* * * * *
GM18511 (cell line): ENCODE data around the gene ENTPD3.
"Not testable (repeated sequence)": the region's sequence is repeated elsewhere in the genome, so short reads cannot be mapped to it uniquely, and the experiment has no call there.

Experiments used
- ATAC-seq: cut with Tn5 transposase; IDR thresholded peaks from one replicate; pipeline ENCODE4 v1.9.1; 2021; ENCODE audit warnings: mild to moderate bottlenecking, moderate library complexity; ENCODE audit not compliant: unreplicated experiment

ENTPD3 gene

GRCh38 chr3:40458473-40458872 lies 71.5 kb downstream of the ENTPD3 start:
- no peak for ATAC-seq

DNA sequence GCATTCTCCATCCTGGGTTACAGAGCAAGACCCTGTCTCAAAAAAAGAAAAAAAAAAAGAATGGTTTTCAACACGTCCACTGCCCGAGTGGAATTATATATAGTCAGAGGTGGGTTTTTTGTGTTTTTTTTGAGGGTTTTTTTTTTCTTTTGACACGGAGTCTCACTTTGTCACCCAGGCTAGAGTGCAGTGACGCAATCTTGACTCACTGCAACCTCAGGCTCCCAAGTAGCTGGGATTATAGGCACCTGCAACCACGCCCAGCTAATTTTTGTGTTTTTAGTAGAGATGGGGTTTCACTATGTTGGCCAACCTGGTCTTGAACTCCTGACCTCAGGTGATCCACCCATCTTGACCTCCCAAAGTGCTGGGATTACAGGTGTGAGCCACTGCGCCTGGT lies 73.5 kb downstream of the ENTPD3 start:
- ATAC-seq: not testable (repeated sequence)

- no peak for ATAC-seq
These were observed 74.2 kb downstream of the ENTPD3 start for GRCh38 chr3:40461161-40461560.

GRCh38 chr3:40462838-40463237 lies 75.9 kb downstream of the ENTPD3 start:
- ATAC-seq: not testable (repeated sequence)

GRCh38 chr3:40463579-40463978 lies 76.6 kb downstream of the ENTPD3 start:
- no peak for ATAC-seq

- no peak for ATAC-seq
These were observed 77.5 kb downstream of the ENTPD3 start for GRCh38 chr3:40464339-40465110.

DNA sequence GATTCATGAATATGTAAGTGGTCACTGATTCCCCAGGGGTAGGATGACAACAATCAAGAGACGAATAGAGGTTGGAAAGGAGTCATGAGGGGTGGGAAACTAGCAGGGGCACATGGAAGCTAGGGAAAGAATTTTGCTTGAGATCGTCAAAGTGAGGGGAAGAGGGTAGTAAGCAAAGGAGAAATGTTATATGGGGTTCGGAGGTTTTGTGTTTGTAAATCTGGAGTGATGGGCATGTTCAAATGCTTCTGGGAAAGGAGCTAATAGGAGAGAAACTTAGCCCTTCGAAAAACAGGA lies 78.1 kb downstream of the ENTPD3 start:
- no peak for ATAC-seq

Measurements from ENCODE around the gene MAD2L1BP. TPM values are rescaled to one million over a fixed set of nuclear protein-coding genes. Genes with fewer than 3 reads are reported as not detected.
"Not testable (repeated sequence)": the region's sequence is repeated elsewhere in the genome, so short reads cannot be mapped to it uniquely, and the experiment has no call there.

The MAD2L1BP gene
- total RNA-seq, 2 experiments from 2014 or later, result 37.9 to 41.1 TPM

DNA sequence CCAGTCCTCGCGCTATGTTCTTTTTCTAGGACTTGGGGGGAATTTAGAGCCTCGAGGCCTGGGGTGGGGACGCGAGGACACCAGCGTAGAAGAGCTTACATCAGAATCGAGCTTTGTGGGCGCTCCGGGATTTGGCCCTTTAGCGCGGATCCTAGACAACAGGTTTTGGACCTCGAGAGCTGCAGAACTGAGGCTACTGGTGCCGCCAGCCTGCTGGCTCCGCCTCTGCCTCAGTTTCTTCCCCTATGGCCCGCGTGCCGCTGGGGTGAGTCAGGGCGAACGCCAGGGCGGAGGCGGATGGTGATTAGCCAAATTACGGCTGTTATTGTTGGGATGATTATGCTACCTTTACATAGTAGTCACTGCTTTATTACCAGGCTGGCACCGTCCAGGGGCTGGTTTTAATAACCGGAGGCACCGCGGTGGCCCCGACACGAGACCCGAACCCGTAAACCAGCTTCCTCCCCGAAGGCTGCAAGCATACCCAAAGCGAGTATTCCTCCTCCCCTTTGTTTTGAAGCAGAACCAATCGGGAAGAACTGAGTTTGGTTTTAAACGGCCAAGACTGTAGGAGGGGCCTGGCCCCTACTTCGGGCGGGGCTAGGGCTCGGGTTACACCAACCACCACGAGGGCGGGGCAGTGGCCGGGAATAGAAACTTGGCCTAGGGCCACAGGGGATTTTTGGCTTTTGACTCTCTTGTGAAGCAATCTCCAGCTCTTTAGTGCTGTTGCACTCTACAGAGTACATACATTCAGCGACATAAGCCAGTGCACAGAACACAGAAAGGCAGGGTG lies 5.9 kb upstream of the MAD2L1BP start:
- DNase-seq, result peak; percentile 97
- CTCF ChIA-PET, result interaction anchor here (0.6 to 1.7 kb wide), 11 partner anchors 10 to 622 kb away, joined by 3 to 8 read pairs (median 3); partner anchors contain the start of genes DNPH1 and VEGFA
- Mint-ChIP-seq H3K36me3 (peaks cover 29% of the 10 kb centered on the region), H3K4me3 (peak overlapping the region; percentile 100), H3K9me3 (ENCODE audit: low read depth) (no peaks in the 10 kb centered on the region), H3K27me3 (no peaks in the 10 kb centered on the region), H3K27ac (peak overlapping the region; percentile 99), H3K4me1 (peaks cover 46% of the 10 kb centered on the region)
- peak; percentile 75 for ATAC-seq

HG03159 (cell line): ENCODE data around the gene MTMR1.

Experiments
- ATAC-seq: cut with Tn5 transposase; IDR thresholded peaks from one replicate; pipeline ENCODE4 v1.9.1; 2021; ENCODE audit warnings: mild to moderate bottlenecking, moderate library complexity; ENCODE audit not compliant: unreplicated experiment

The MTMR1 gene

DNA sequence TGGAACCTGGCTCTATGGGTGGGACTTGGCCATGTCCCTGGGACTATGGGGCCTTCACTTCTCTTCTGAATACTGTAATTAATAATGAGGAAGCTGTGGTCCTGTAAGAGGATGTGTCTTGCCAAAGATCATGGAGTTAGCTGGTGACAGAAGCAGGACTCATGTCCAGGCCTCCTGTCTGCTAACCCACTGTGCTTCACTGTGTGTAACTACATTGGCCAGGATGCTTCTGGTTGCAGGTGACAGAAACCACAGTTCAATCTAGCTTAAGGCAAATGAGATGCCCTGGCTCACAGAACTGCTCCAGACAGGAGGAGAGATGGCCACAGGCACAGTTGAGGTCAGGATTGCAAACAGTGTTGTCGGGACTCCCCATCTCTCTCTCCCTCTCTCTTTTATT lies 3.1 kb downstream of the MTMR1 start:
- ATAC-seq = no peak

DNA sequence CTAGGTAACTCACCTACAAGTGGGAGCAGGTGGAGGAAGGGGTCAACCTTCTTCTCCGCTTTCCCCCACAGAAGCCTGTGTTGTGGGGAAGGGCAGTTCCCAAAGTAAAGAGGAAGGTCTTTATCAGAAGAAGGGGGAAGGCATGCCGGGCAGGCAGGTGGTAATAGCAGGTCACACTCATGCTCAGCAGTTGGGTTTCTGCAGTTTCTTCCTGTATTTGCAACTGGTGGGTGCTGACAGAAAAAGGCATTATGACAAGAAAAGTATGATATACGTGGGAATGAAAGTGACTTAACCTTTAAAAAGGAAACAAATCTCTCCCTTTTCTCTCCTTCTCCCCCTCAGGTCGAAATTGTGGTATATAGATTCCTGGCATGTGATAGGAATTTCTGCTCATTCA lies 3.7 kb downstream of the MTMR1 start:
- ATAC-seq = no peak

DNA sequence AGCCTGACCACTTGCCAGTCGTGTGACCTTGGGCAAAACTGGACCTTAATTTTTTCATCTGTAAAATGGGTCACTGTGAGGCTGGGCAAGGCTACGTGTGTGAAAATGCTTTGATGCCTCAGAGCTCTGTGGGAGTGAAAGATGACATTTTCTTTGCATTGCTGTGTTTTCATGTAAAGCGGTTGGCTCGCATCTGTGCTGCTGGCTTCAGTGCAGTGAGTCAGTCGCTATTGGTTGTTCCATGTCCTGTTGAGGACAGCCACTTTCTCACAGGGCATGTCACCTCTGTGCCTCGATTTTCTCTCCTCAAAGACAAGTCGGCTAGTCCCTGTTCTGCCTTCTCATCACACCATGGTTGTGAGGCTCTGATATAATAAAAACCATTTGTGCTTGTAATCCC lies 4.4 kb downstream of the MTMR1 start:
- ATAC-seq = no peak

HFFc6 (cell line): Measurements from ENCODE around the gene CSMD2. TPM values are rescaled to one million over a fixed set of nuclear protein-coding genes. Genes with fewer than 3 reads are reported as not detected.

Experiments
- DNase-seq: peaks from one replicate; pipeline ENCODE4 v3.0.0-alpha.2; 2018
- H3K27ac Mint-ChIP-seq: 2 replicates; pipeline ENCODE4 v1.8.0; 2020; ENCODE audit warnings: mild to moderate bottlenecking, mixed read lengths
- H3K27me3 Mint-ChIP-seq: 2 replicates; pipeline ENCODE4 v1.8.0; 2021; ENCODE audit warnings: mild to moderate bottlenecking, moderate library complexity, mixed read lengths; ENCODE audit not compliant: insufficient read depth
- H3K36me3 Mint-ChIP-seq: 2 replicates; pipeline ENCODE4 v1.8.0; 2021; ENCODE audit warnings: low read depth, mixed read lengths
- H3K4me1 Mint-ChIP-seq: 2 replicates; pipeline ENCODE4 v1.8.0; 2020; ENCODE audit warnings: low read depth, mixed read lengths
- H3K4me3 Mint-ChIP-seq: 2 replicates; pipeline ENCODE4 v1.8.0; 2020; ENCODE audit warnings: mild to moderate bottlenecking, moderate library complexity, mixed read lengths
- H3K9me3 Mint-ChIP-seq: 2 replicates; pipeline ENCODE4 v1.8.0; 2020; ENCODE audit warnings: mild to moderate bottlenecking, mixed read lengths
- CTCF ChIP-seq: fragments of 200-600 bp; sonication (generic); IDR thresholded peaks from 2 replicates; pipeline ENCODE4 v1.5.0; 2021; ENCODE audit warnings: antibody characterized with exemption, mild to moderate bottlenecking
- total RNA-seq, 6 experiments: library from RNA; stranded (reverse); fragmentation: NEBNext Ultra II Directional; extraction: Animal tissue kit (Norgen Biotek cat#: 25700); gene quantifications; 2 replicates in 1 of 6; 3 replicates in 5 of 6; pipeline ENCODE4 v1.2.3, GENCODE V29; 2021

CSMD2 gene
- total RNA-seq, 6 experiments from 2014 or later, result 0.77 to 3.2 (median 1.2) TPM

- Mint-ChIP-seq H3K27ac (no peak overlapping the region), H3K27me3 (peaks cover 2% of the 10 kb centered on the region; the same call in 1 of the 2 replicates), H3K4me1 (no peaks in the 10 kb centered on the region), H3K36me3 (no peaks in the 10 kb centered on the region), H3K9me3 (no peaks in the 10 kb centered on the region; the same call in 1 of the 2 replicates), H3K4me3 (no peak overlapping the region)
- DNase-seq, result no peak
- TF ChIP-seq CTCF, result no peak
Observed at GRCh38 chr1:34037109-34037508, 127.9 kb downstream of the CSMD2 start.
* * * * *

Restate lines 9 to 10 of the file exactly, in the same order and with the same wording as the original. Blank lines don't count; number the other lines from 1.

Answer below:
- ATAC-seq: not testable (repeated sequence)

- no peak for ATAC-seq